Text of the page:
In this wide-ranging analysis, W. Lawrence Hogue argues that African American life and history is more diverse than even African American critics generally acknowledge. Focusing on literary representations of African American males in particular, Hogue examines works by James Weldon Johnson, William Melvin Kelley, Charles Wright, Nathan Heard, Clarence Major, James Earl Hardy, and Don Belton to see how they portray middle-class, Christian, subaltern, voodoo, urban, jazz/blues, postmodern, and gay African American cultures. Hogue shows that this polycentric perspective can move beyond a “racial uplift” approach to African American literature and history and help paint a clearer picture of the rich diversity of African American life and culture.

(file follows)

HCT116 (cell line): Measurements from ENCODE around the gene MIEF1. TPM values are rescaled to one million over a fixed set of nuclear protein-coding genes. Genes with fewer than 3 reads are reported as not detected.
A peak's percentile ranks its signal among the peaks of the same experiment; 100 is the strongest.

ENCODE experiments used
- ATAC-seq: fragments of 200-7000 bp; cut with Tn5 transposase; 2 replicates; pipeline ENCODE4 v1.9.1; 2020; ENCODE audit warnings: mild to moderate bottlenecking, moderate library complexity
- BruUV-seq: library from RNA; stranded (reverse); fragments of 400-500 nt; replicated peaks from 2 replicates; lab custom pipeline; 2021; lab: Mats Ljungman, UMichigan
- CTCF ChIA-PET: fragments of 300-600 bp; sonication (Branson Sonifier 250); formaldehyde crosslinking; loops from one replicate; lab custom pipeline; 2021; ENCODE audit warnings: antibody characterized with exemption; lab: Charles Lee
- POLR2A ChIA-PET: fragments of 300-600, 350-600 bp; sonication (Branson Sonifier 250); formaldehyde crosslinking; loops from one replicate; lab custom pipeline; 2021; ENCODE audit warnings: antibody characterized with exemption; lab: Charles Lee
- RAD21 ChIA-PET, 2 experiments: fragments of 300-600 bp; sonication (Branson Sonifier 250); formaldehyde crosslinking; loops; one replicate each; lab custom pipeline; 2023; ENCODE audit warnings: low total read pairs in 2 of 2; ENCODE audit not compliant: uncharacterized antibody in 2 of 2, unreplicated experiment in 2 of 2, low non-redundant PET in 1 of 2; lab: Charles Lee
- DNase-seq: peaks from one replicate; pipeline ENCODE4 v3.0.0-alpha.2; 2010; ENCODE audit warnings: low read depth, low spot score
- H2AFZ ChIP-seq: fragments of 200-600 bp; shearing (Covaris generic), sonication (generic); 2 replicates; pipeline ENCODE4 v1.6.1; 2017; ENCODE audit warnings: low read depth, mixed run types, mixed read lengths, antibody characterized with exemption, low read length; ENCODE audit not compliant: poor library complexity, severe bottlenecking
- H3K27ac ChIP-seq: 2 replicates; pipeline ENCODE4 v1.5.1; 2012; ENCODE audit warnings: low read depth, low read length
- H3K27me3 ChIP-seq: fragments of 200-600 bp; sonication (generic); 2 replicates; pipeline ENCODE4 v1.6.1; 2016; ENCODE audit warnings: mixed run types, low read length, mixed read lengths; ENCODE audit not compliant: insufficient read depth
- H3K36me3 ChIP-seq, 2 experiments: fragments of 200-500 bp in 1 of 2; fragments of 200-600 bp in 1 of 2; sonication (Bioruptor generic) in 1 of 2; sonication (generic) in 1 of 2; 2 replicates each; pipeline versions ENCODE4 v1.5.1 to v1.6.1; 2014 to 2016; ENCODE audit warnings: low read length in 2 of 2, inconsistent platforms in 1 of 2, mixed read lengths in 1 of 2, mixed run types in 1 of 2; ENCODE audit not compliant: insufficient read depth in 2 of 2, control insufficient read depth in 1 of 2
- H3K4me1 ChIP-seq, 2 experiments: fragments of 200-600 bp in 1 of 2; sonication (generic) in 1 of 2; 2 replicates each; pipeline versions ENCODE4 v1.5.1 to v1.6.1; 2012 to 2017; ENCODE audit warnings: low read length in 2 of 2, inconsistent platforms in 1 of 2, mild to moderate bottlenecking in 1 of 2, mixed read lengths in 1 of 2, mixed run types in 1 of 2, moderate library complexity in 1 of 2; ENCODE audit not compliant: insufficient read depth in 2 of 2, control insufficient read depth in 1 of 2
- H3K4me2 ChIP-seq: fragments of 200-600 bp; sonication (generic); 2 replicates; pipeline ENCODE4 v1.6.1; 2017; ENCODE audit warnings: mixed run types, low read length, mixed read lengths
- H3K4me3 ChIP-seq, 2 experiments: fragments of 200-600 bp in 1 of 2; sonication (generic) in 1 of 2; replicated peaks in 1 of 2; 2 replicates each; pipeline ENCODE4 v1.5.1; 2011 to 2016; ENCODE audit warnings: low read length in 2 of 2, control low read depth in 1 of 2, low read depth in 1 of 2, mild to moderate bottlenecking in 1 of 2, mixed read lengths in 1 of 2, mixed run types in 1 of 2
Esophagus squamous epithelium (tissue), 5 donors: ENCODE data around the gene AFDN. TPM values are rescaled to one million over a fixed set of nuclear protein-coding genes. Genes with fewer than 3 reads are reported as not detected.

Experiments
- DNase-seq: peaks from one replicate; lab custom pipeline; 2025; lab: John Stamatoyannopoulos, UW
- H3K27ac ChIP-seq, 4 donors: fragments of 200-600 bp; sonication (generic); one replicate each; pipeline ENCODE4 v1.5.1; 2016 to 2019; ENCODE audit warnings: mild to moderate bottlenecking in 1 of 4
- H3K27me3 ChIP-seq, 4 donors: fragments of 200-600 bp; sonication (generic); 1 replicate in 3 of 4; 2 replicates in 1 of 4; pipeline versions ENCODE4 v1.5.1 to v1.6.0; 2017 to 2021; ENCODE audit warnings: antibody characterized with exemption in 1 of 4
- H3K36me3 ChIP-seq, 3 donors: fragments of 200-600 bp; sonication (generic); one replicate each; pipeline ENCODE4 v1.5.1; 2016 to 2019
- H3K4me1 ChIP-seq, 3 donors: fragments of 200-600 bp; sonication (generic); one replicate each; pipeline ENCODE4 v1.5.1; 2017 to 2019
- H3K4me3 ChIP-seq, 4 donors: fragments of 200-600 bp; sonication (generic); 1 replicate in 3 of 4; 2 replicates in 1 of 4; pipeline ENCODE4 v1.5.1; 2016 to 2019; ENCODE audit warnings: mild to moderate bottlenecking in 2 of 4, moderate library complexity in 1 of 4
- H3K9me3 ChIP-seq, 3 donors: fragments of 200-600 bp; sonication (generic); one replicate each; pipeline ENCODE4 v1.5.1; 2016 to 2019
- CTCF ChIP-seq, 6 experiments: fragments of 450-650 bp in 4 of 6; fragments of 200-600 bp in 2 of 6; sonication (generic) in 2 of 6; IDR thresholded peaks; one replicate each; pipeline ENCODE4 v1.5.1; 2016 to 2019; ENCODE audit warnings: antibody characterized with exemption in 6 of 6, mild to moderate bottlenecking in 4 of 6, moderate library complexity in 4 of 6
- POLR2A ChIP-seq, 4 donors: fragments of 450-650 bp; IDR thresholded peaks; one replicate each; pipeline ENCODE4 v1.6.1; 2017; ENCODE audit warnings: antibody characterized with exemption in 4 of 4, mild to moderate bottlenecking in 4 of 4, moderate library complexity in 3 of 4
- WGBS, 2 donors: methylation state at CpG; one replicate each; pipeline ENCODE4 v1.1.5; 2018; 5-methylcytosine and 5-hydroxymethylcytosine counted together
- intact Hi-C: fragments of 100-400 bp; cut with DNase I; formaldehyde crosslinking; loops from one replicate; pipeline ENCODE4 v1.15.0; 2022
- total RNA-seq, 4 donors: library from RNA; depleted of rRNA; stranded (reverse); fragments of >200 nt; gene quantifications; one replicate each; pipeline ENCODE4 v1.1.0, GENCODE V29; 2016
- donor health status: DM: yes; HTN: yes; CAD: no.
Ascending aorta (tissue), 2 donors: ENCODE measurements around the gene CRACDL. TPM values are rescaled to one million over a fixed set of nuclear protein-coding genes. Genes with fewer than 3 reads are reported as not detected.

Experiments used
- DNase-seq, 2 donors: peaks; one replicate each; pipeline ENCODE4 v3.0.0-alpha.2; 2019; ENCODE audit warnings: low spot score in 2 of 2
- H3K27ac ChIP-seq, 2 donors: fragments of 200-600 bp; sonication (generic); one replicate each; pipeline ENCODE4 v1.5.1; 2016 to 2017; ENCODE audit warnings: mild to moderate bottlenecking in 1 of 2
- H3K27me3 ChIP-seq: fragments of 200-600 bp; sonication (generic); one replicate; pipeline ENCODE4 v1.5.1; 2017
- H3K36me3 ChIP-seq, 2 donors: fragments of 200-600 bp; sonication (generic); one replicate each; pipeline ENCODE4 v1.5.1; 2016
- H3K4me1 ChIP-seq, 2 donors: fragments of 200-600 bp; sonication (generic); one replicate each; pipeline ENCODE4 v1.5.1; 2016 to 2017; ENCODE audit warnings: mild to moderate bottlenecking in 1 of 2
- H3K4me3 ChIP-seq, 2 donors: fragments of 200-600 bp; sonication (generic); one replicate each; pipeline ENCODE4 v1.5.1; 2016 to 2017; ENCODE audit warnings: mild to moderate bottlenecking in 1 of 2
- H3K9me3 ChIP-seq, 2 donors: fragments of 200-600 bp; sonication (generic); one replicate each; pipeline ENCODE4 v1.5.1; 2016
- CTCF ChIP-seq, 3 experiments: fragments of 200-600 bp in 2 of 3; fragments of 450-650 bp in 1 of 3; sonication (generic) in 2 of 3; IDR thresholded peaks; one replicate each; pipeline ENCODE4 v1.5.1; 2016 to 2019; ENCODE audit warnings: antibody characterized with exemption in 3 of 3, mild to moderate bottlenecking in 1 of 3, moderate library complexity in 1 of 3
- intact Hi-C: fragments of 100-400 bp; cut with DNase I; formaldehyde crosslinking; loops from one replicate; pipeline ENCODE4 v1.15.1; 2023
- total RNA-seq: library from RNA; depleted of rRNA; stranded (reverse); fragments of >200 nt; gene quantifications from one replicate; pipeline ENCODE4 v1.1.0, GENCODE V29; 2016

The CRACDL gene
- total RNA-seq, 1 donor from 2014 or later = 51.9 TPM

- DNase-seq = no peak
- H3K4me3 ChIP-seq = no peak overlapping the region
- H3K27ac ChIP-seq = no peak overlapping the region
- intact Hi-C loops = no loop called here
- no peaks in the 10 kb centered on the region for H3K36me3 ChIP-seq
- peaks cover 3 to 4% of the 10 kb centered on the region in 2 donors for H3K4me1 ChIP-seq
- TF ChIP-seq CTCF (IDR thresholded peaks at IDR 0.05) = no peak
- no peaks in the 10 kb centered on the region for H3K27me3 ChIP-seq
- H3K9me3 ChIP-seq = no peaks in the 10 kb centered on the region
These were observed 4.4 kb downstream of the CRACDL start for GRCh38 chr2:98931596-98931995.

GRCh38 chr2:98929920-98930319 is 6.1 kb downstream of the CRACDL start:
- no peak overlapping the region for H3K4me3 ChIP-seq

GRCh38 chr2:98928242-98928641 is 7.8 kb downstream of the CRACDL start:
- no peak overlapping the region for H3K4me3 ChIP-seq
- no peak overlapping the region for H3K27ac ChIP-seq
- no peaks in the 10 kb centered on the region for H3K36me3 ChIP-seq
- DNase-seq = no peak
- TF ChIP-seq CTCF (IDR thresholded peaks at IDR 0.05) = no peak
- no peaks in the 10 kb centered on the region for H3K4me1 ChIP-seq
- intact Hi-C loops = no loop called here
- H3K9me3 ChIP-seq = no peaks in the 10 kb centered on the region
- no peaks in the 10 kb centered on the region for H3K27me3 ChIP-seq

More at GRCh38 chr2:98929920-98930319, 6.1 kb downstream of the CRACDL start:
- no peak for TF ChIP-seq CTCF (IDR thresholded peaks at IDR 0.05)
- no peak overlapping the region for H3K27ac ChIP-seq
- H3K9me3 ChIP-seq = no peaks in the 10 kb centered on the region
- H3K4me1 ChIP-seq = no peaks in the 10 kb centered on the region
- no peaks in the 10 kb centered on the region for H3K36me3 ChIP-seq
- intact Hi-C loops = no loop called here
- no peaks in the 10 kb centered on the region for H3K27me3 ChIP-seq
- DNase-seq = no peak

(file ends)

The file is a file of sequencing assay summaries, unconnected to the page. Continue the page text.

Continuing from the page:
Toward a Politics of Exhaustion
Applying Jean Baudrillard’s question “What are you doing after the orgy?” to the postmillennial climate that informs our contemporary cultural moment, this book argues that the imagination of apocalyptic endings has been an obsessive theme in post-Enlightenment culture. Dominic Pettman identifies and examines the dynamic tensions of various apocalyptic discourses, from the fin-de-siècle decadents of the 1890s to the fin-de-millènnium cyberpunks of the 1990s, in order to highlight the complex constellation of exhaustion, anticipation, panic, and ecstasy in contemporary culture. Through analyses of rapturous cults, cyberpunk literature, post-apocalyptic cinema, techno-paganism, death fashion, and the Y2K prophecy, After the Orgy explores why the twentieth century swung so violently between the poles of anticipation and anticlimax. In the process, the book raises pressing questions concerning the relevance of such ideas in our new millennium and points out alternatives to the monotonous horror of traditional narratives.